July 2018
Volume 59, Issue 9
Open Access
ARVO Annual Meeting Abstract  |   July 2018
Optical Observation of Retinal Ganglion Cells and their Apoptosis in Optic Nerve Degeneration
Author Affiliations & Notes
  • SeokHwan Kim
    Ophthalmology, Seoul National University, Boramae Medical Center, Seoul, Korea (the Republic of)
  • Juyeong Oh
    Sensor System Research Center, Korea Institute of Science and Technology (KIST), Seoul, Korea (the Republic of)
  • YuJeong kim
    Ophthalmology, Seoul National University Hospital, Seoul, Korea (the Republic of)
  • Jae Hun Kim
    Sensor System Research Center, Korea Institute of Science and Technology (KIST), Seoul, Korea (the Republic of)
  • Dae Yu kim
    Electrical Engineering,, Inha University, Seoul, Korea (the Republic of)
  • Ki Ho Park
    Ophthalmology, Seoul National University Hospital, Seoul, Korea (the Republic of)
  • Su bin Park
    Sensor System Research Center, Korea Institute of Science and Technology (KIST), Seoul, Korea (the Republic of)
  • Footnotes
    Commercial Relationships   SeokHwan Kim, None; Juyeong Oh, None; YuJeong kim, None; Jae Hun Kim, None; Dae Yu kim, None; Ki Ho Park, None; Su bin Park, None
  • Footnotes
    Support  Samsung Research Funding Center of Samsung Electronics (SRFC-IT1701-02)
Investigative Ophthalmology & Visual Science July 2018, Vol.59, 5836. doi:
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      SeokHwan Kim, Juyeong Oh, YuJeong kim, Jae Hun Kim, Dae Yu kim, Ki Ho Park, Su bin Park; Optical Observation of Retinal Ganglion Cells and their Apoptosis in Optic Nerve Degeneration. Invest. Ophthalmol. Vis. Sci. 2018;59(9):5836.

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      © ARVO (1962-2015); The Authors (2016-present)

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Abstract

Purpose : Apoptotic loss of retinal ganglion cells (RGCs) is involved in various optic neuropathies, and its extent is closely related to visual impairment. Direct imaging and counting of RGCs is beneficial to the evaluation of RGC loss, but these are challenging in a use of conventional techniques due to RGCs transparency and hypo-reflectivity as a part of the light-transmitting structures of the retina. In this research, by using a differential interference contrast (DIC) microscopy, the direct observation of normal and apoptotic loss of RGCs as well as other neuronal cells existing in ganglion cell layer is performed.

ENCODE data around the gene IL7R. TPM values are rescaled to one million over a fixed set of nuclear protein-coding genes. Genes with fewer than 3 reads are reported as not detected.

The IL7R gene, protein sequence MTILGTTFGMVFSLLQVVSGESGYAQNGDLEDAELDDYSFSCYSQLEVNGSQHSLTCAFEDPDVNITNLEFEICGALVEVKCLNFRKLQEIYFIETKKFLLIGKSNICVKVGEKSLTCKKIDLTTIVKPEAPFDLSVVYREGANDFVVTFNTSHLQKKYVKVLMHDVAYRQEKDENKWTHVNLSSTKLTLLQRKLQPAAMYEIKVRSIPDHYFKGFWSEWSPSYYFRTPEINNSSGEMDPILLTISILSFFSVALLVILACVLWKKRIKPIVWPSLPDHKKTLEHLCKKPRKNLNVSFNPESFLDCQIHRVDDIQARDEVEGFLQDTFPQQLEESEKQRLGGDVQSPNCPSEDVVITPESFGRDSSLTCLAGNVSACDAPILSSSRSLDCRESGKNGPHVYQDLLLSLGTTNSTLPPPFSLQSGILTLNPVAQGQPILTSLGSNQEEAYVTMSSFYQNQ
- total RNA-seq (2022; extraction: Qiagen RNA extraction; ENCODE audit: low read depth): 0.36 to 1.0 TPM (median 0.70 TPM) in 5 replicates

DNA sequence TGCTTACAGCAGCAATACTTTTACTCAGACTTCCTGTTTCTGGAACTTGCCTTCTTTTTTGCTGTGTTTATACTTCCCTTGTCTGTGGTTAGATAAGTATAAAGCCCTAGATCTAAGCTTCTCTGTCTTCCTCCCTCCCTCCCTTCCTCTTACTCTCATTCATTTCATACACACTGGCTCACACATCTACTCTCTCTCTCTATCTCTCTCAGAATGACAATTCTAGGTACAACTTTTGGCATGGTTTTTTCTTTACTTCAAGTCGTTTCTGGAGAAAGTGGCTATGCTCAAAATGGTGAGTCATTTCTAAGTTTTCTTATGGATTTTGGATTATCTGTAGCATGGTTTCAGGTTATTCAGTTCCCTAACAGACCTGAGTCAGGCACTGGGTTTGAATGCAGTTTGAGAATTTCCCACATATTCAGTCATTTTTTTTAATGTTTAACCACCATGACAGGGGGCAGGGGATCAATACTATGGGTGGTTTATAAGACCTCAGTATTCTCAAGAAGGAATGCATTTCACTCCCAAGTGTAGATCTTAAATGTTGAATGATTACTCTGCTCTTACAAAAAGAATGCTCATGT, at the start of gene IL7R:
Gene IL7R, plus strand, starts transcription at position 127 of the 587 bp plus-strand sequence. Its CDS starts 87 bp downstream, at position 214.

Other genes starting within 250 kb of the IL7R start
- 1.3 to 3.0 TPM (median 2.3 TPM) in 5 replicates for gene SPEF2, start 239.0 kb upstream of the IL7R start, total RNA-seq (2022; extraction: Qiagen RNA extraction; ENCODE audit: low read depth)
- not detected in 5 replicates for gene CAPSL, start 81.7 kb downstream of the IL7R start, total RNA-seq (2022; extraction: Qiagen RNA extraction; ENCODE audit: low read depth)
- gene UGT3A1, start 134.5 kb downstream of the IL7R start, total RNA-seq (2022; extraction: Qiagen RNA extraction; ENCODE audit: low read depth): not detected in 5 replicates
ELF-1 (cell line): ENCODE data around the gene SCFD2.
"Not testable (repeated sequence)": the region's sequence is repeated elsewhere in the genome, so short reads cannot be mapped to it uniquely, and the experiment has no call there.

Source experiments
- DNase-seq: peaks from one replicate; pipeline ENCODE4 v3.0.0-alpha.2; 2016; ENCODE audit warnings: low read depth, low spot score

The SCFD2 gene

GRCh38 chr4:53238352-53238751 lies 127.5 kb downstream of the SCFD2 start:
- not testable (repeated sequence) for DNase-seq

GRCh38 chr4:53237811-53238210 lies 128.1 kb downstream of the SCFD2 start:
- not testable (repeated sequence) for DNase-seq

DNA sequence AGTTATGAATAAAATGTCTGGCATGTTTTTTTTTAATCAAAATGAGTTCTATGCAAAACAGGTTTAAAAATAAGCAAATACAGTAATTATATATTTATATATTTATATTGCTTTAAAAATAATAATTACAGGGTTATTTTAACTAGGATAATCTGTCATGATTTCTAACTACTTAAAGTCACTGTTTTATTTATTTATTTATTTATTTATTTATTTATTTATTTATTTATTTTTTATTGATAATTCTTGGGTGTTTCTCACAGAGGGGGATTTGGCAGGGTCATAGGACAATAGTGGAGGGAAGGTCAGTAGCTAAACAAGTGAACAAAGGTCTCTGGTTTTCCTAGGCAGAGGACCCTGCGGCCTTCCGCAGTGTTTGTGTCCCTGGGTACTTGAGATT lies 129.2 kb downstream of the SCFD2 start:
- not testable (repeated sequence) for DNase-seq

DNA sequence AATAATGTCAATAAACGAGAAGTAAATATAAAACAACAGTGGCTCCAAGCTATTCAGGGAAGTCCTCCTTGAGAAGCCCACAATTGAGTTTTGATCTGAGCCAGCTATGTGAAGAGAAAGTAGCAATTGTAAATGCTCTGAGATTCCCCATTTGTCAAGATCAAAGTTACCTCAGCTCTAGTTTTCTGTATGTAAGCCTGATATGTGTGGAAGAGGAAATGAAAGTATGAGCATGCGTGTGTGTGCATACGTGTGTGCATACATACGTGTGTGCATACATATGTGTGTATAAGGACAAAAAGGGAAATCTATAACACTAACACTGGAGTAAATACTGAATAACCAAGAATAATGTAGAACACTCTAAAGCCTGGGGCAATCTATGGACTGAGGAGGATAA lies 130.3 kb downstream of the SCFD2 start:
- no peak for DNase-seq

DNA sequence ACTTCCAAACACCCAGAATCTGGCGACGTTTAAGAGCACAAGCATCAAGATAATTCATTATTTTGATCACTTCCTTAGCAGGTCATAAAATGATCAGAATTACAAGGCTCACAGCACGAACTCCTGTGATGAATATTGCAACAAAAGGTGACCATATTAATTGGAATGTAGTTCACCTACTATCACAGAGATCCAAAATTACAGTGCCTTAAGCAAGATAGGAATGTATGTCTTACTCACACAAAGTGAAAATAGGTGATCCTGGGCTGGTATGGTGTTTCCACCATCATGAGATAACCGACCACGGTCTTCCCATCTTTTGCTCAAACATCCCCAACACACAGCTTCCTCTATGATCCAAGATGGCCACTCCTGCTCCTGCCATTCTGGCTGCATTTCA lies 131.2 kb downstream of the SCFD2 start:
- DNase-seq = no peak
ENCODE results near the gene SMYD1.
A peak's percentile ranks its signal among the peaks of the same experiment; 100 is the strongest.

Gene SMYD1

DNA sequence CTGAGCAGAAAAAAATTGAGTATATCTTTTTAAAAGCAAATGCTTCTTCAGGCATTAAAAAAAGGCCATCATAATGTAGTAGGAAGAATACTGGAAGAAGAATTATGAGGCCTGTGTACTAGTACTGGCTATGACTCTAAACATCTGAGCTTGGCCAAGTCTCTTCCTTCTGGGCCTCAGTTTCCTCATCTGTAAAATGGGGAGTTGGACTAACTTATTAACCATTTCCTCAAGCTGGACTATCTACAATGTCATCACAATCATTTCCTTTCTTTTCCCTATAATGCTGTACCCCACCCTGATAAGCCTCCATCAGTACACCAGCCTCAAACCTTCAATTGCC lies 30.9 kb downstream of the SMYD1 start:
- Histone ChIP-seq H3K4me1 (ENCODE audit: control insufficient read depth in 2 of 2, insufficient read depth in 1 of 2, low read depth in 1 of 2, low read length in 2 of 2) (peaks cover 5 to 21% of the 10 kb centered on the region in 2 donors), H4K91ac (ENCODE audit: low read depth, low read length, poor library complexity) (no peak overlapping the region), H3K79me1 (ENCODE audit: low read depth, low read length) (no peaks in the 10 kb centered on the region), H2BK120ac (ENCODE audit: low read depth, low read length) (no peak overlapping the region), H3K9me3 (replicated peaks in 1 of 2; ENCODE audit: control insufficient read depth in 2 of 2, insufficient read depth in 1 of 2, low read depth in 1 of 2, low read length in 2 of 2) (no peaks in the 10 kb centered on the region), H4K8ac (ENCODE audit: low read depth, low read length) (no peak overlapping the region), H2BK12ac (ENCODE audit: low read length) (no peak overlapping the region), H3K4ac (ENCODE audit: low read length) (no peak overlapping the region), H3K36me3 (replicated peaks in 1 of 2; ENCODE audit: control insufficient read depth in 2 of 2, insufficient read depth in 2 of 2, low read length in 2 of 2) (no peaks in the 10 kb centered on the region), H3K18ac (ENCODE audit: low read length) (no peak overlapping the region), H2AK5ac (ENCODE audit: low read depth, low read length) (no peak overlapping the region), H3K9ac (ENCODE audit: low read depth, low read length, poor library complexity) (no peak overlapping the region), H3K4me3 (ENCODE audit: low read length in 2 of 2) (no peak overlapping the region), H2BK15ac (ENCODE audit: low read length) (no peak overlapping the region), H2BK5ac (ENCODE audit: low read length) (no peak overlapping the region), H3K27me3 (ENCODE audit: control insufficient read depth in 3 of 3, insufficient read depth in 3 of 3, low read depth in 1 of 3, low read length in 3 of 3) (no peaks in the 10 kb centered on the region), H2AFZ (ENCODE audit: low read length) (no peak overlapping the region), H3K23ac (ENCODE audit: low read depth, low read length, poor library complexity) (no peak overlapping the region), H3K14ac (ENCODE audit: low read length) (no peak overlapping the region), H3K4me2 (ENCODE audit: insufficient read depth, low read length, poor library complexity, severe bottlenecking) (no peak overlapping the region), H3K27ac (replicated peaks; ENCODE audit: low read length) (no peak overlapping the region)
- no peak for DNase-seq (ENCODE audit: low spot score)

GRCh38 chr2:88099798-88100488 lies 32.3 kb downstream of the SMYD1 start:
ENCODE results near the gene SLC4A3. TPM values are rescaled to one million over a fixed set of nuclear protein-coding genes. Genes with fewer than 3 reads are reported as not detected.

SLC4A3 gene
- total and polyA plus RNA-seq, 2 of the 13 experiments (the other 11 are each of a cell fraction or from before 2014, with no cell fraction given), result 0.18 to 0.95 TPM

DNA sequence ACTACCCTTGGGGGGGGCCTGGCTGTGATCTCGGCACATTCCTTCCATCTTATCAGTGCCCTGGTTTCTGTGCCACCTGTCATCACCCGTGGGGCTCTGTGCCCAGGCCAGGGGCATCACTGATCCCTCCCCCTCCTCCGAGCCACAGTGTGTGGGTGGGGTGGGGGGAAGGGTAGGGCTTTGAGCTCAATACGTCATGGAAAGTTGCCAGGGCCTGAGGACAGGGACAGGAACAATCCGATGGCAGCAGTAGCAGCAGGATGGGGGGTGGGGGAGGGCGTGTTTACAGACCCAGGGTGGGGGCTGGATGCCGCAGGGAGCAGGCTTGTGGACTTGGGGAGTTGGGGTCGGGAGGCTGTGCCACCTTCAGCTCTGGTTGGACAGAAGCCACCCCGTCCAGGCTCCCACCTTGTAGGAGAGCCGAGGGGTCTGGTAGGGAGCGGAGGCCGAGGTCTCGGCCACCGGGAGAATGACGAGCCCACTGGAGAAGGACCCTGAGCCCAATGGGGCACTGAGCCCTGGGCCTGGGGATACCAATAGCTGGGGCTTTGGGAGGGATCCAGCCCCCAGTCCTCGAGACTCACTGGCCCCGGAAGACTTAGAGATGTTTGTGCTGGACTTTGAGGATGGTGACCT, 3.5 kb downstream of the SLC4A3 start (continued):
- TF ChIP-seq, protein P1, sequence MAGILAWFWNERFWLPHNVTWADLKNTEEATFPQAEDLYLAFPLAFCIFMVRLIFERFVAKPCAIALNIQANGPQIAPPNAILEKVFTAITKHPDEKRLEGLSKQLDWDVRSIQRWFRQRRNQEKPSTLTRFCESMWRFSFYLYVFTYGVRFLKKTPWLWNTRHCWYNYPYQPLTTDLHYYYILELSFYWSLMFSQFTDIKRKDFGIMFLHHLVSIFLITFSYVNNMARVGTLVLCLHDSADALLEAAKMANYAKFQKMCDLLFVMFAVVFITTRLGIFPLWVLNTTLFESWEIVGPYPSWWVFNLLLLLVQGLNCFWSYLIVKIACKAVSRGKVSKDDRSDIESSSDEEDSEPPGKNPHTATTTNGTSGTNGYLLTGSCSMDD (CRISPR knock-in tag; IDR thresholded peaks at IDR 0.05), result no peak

Methods : Rat retina samples according to the time lapse of 1 day, 1 week and 2 weeks after optic nerve transection (ONT) and retrograde labeling of RGCs with fluorescein are prepared in flat mount. Morphological difference of each sample is imaged using DIC microscopy. Also, fluorescence microscopy is incorporated with DIC microscopy for the differentiation of RGCs from other cells such as amacrine cells coexisting in ganglion cell layer. The number of overall cells, ganglion cells only, and apoptotic RGCs in ganglion cell layer are counted and analyzed according to the time lapse after optic nerve transection.

Results : Figure 1 shows the images of cells in ganglion cell layer with three different rat retina samples. RGCs are differentiated from other cells such as amacrine cells (arrowhead) by comparing DIC microscopic images (Figure 1B) with those of fluorescence microscopy (Figure 1A), in which RGCs are only affected by retrograde labeling by dextran tetramethylrhodamine. For the case of rat model, RGCs are clearly distinguishable from amacrine cells due to morphological characteristics. The number of RGCs significantly decreased over time in the ONT model: from 18.6±3.0, 16.4±1.9 and 13.6±1.7 (mean±SD, n=5) at each location (near, mid and far) in the control eyes to 0.9±0.5, 0.9±0.5 and 0.7±0.6 (mean±SD, n=5) at post-ONT 2 weeks. Apoptotic RGCs are mostly observed in 1 week after ONT.

Conclusions : Observation of RGCs along with other cells in ganglion cell layer is successfully performed. The experimental results show that DIC microscopy can be a possible tool for analyzing retinal diseases models ex vivo. Further studies on in-vivo retinal imaging of animal models will be performed.

This is an abstract that was submitted for the 2018 ARVO Annual Meeting, held in Honolulu, Hawaii, April 29 - May 3, 2018.

 

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